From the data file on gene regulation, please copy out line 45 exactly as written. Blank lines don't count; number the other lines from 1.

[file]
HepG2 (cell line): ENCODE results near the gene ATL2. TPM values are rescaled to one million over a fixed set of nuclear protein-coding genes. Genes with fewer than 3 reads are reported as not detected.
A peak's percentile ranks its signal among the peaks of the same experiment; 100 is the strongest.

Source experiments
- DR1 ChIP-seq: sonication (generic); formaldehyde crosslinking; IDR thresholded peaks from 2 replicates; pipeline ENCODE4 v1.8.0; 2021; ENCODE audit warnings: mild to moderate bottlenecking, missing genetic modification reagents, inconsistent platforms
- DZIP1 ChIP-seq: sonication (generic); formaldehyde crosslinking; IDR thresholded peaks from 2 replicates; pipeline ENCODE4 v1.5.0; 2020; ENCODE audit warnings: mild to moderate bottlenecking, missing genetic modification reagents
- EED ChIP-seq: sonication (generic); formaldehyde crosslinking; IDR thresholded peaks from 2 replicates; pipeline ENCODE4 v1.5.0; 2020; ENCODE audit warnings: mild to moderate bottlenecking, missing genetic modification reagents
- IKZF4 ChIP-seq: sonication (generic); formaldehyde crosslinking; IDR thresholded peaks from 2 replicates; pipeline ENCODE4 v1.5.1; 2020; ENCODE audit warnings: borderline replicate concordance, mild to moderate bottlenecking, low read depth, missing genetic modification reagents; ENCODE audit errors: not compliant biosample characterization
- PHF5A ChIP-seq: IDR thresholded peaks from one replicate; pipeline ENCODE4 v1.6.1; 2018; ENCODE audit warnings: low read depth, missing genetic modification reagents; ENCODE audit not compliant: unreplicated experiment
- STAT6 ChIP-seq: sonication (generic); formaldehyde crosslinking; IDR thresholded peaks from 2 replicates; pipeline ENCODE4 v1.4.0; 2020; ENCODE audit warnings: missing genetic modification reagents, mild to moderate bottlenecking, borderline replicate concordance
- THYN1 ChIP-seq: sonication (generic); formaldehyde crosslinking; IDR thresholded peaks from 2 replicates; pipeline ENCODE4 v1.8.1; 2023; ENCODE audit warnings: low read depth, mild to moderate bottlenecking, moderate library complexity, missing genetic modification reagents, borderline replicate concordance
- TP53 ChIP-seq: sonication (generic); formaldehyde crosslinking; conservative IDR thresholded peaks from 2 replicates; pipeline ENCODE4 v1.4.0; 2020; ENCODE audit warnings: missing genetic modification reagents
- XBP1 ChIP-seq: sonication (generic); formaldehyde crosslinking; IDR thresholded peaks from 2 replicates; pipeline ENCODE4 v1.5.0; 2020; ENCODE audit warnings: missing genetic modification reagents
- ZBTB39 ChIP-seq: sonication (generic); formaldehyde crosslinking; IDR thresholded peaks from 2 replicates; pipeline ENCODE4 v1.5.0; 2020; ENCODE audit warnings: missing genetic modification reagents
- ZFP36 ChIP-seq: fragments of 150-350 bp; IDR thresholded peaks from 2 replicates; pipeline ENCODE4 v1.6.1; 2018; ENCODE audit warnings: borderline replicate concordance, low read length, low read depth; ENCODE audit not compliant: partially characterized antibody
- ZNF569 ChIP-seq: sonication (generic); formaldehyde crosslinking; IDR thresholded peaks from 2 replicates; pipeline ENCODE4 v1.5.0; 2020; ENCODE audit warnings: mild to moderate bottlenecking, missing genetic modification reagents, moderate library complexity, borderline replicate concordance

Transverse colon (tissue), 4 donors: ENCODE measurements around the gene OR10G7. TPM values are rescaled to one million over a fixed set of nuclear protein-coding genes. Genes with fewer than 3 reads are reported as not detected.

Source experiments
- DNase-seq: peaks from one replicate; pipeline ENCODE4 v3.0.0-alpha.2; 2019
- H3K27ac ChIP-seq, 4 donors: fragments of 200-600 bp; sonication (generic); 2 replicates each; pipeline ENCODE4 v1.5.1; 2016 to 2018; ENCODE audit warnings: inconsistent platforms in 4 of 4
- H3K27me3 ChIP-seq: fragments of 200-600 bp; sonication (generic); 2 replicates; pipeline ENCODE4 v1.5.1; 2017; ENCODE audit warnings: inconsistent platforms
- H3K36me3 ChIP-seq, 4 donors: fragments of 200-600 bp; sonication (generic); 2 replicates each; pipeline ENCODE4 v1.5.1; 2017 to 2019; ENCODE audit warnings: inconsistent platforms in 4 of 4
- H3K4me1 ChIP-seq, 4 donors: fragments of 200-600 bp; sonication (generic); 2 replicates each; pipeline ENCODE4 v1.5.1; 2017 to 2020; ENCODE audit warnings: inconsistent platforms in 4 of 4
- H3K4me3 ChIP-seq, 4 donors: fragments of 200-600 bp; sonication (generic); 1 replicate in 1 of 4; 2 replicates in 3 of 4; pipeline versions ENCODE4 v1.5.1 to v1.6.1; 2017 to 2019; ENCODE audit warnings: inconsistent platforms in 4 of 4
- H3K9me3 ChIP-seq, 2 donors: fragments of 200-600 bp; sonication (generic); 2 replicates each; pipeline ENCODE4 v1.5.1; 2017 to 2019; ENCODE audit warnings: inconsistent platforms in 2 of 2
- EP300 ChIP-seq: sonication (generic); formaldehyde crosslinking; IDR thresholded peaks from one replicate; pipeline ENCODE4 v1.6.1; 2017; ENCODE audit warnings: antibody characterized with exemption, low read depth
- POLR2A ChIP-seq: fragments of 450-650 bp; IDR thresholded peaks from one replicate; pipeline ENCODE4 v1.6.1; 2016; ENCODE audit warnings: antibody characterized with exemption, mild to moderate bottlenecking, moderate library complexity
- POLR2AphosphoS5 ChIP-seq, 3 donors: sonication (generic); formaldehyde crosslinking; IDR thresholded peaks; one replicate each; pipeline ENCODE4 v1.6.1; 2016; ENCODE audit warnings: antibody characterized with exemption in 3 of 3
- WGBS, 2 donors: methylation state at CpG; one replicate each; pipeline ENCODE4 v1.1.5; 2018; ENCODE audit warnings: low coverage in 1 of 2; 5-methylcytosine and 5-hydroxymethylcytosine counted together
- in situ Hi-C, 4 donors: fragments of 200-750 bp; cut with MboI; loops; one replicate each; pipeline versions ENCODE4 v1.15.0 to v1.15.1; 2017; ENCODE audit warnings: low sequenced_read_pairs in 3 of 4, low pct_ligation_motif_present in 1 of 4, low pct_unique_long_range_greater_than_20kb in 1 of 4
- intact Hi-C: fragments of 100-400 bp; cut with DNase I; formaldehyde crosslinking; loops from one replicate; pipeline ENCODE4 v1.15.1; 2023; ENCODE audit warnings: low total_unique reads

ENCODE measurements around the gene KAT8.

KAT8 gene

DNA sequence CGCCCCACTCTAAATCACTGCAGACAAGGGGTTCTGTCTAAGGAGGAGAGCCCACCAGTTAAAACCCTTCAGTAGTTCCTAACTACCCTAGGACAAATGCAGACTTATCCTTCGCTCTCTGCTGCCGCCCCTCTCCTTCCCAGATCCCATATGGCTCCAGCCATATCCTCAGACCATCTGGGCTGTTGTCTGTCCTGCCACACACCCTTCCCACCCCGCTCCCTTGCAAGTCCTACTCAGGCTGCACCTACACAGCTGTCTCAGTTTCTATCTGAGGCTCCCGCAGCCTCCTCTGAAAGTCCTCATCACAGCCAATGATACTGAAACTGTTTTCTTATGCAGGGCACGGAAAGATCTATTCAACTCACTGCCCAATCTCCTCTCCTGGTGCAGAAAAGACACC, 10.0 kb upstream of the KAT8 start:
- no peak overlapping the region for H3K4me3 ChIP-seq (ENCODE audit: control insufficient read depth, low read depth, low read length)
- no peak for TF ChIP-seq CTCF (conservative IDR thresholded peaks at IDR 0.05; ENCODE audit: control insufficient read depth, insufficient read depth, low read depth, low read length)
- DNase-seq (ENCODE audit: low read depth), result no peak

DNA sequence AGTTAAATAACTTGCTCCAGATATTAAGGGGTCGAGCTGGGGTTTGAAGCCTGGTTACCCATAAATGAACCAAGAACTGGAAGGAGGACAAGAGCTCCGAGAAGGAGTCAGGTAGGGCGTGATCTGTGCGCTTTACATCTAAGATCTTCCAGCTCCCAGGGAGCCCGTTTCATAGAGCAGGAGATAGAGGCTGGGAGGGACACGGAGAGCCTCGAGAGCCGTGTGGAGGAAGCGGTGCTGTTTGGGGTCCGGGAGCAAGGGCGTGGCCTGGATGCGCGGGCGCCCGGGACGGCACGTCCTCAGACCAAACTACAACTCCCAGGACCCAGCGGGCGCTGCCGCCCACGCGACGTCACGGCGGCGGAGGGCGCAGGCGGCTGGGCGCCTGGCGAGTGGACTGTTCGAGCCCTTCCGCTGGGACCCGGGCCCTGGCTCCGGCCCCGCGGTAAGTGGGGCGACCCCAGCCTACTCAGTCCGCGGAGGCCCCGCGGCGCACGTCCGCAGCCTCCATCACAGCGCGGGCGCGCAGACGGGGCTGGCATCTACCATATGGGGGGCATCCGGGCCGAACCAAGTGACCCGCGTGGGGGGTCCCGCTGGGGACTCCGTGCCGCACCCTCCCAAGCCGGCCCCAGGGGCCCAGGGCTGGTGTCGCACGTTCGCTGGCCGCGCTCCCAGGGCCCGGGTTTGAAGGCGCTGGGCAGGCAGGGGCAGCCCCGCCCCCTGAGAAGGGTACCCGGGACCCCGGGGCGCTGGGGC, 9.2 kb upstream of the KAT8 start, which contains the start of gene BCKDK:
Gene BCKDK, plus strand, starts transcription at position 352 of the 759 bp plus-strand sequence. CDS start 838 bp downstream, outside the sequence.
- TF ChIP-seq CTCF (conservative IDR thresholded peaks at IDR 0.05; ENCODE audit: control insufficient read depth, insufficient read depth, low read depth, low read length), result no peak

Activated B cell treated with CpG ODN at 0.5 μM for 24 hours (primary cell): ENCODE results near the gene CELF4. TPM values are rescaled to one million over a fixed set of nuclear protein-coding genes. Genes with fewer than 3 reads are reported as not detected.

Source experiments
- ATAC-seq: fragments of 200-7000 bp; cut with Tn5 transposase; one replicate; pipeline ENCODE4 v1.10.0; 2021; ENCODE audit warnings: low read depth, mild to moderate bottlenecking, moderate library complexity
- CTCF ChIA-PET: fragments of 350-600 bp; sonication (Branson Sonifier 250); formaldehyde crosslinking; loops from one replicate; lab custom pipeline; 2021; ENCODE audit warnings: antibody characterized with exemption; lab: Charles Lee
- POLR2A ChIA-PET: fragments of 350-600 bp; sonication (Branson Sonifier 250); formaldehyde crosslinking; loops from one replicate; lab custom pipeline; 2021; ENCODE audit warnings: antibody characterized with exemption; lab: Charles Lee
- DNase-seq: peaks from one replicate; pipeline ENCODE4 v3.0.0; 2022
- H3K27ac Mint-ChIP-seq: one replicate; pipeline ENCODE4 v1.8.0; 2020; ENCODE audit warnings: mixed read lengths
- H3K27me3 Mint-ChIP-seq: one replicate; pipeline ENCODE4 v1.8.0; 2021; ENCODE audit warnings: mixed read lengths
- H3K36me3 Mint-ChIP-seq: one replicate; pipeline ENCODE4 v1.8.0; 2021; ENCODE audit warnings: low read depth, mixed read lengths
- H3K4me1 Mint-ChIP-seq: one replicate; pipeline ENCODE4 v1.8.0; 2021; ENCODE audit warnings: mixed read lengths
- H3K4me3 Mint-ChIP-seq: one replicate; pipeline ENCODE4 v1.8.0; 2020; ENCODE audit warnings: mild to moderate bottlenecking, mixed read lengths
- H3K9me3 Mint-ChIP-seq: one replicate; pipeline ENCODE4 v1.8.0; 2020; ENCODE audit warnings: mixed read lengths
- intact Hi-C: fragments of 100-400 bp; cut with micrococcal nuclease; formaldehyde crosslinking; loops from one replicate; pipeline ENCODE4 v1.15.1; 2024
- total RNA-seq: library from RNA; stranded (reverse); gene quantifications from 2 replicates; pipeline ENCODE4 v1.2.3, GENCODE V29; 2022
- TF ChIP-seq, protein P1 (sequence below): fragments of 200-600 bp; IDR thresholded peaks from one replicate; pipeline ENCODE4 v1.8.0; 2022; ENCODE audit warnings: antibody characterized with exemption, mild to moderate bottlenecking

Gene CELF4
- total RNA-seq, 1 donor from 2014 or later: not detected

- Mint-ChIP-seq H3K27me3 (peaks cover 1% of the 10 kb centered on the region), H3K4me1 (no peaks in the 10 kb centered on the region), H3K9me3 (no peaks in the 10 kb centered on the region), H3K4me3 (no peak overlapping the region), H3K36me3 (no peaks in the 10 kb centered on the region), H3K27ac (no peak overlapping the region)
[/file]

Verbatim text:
- DNase-seq: peaks from one replicate; pipeline ENCODE4 v3.0.0; 2022